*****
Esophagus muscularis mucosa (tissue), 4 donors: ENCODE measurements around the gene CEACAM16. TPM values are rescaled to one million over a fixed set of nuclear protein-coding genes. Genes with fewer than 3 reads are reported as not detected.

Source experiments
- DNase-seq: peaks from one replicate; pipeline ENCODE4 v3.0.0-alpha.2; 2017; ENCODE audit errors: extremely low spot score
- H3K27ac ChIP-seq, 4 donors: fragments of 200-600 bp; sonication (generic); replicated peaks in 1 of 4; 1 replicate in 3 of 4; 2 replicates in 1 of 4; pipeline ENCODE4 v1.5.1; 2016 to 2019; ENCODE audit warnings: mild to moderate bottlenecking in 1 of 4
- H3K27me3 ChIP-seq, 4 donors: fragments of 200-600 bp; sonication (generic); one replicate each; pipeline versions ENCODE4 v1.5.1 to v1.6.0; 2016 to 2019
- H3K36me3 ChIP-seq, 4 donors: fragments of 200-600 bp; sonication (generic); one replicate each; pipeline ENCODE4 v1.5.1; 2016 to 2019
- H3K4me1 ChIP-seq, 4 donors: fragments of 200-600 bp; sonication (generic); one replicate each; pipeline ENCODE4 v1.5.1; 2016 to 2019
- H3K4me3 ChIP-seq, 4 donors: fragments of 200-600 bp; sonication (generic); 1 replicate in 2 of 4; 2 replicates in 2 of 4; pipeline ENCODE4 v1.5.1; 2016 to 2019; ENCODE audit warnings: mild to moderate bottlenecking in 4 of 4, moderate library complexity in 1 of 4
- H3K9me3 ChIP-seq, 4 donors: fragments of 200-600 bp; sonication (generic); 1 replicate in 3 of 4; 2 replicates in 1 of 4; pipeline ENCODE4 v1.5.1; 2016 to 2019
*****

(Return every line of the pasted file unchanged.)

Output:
Esophagus muscularis mucosa (tissue), 4 donors: ENCODE measurements around the gene CEACAM16. TPM values are rescaled to one million over a fixed set of nuclear protein-coding genes. Genes with fewer than 3 reads are reported as not detected.

Source experiments
- DNase-seq: peaks from one replicate; pipeline ENCODE4 v3.0.0-alpha.2; 2017; ENCODE audit errors: extremely low spot score
- H3K27ac ChIP-seq, 4 donors: fragments of 200-600 bp; sonication (generic); replicated peaks in 1 of 4; 1 replicate in 3 of 4; 2 replicates in 1 of 4; pipeline ENCODE4 v1.5.1; 2016 to 2019; ENCODE audit warnings: mild to moderate bottlenecking in 1 of 4
- H3K27me3 ChIP-seq, 4 donors: fragments of 200-600 bp; sonication (generic); one replicate each; pipeline versions ENCODE4 v1.5.1 to v1.6.0; 2016 to 2019
- H3K36me3 ChIP-seq, 4 donors: fragments of 200-600 bp; sonication (generic); one replicate each; pipeline ENCODE4 v1.5.1; 2016 to 2019
- H3K4me1 ChIP-seq, 4 donors: fragments of 200-600 bp; sonication (generic); one replicate each; pipeline ENCODE4 v1.5.1; 2016 to 2019
- H3K4me3 ChIP-seq, 4 donors: fragments of 200-600 bp; sonication (generic); 1 replicate in 2 of 4; 2 replicates in 2 of 4; pipeline ENCODE4 v1.5.1; 2016 to 2019; ENCODE audit warnings: mild to moderate bottlenecking in 4 of 4, moderate library complexity in 1 of 4
- H3K9me3 ChIP-seq, 4 donors: fragments of 200-600 bp; sonication (generic); 1 replicate in 3 of 4; 2 replicates in 1 of 4; pipeline ENCODE4 v1.5.1; 2016 to 2019